Given what I’m reading, I have to acknowledge that for me to write about danger in life is like me writing about playing football – I’ve sat on the bleachers watching many games but have never played the game. So I’ll bring this essay to a close not by providing a happy, Pollyanna-type ending, but by being thankful for what I have been given in life (lots of advantages, including good health); praying for peace and justice in our country and our world; and committing to take action, in addition to prayer, for the same.

God, thank you for your loving grace, freely given and not earned. May all your children experience it every day. Give me humility and compassion, and the courage to work for justice for all. Amen.

Lake Pierce

Photo of Lake Pierce

Moving

Moving

“See, I am making all things new.” Rev. 21:5

I’m moving offices and although I’ve been in my current office only three and a half years I’ve accumulated lot of files, reports, and books. Between the sorting and packing the other day I took a break to talk to a colleague about a new project. Our conversation led us to the subject of organizational change. We speculated about how a bold new initiative can generate energy and enthusiastic action, then ever so slightly fade over the years as it becomes institutionalized. It gets seen as normal, as “the way we do things here;” new ideas and energy are directed elsewhere. People are curious and as much as we like patterns and routines we also like new things and we like to be creative, creating. Both for our minds and our bodies, we have to keep moving to stay lively, limber, and flexible.

I imagined a lobster trying to grow without shedding its shell. It would be squeezed, constricted, stifled, and unable to move because of the weight of all the new shells formed over the old. While it is disruptive to pack up my office and move to another building, it also is an opportunity to shed some baggage and possessions that are old and no longer useful. If I were to drag to the new office all my old files, books, and mementos, I too would be weighed down and unable to move, unable to grow or change or to do new things. That printout of the presentation I made in 2000? It was a good presentation but now it’s out of date, and the printout doesn’t make it any more current. The national norms from the 2001 survey? They probably are on the web by now, if I ever really need to see them. It is okay to give up old things (old habits, old ideas) so that there is room in my new office (new year, new life) to think and do new things.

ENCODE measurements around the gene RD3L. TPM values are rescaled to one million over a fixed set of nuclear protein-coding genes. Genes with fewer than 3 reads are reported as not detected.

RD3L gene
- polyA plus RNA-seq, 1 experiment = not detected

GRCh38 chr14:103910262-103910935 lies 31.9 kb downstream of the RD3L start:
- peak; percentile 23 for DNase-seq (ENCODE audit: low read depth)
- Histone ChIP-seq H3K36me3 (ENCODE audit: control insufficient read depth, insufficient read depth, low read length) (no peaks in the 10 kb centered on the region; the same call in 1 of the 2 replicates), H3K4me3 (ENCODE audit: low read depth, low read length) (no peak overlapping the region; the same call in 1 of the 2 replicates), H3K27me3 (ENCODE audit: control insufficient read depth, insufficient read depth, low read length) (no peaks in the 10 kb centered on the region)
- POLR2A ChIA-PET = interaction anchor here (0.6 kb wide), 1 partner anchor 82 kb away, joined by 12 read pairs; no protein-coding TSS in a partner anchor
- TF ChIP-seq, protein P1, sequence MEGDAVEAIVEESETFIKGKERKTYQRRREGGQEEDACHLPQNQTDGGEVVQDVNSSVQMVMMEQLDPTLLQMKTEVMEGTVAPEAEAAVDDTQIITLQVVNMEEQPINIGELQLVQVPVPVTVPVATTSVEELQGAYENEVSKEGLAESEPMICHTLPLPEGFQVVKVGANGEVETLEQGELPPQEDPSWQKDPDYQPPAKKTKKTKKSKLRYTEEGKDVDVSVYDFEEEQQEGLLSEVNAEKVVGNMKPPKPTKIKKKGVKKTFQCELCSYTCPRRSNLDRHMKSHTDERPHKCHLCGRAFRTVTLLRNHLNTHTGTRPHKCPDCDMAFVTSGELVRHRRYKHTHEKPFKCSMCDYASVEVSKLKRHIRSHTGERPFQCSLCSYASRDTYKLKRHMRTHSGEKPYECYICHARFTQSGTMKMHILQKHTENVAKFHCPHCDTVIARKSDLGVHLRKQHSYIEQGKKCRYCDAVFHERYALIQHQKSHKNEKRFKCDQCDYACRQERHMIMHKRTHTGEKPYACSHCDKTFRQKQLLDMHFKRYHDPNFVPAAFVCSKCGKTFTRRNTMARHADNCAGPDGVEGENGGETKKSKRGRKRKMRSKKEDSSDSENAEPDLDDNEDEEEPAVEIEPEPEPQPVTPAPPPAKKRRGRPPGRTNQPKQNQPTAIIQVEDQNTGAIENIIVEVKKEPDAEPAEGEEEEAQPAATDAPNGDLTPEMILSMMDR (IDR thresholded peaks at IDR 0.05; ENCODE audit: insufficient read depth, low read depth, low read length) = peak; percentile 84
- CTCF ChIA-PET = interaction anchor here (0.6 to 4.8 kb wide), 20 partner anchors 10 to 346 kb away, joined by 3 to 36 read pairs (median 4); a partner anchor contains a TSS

What is it that’s holding you down, keeping you from being able to move? Is it possessions? Things you’ve signed up for or agreed to do? Attitudes? Things you think are supposed to be so? What new things could you be doing, what new friends could you be making, if you had some freedom to move, to breathe, to stretch and grow?

It doesn’t have to be difficult, and it doesn’t have to be done all at once. I started with one file, then another. Then one drawer, and a shelf. It felt great! It was liberating to let go so that I can move on.

Which will you be – the lobster with all its old shells, weighed down by their gradual accumulation? Or the lobster with a new shell, growing and changing?

Gracious God, thank you for the example of nature, ever growing and changing. Help me to resist the temptation to stay the same. Let me follow your lead toward newness of life. Amen.